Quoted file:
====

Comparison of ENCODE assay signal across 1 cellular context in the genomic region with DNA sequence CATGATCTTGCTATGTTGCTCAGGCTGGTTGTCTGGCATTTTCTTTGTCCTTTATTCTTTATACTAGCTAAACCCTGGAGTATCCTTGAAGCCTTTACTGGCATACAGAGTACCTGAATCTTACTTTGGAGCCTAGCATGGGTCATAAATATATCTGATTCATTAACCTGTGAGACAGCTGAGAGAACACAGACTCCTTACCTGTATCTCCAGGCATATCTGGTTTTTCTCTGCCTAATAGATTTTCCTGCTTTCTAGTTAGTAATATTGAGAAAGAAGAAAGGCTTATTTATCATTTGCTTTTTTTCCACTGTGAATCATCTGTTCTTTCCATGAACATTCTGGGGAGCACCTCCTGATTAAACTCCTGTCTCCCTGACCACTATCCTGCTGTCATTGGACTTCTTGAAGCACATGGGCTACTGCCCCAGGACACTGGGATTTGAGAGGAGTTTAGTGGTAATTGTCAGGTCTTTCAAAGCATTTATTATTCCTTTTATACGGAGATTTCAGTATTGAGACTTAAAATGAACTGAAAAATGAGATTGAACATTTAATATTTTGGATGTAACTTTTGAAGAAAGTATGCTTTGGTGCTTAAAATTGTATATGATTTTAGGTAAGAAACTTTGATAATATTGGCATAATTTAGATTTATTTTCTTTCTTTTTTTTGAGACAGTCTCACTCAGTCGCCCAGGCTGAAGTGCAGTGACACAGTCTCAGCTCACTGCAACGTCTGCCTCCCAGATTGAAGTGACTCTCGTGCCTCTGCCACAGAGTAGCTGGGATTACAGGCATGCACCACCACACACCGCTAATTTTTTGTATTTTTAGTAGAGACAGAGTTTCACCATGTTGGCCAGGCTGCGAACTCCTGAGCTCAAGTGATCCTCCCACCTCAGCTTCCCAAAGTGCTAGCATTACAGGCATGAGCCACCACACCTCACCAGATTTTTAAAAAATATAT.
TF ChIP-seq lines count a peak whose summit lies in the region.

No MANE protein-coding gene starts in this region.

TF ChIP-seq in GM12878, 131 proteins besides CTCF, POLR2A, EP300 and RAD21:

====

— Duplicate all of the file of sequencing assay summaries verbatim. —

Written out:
Comparison of ENCODE assay signal across 1 cellular context in the genomic region with DNA sequence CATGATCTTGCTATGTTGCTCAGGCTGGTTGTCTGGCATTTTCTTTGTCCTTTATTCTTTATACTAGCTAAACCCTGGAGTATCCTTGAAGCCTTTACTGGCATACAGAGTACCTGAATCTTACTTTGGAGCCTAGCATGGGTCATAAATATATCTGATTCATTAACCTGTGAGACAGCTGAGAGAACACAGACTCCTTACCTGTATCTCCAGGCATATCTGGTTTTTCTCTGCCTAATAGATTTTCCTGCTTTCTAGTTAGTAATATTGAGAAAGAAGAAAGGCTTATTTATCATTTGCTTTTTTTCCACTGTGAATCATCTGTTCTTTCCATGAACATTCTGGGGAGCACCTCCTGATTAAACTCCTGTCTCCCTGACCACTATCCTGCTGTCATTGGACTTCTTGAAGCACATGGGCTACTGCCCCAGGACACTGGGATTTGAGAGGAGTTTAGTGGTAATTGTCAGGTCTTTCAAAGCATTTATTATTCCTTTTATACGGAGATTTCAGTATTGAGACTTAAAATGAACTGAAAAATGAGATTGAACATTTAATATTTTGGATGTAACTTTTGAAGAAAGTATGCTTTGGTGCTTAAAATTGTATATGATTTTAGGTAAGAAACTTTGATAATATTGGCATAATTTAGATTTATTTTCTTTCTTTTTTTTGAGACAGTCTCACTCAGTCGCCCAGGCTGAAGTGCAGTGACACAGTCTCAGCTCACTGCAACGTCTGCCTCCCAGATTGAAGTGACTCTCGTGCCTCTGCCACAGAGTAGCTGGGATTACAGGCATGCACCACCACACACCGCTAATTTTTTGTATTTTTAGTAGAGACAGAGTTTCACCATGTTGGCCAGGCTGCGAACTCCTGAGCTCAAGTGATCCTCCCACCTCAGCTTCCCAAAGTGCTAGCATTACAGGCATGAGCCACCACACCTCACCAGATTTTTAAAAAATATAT.
TF ChIP-seq lines count a peak whose summit lies in the region.

No MANE protein-coding gene starts in this region.

TF ChIP-seq in GM12878, 131 proteins besides CTCF, POLR2A, EP300 and RAD21: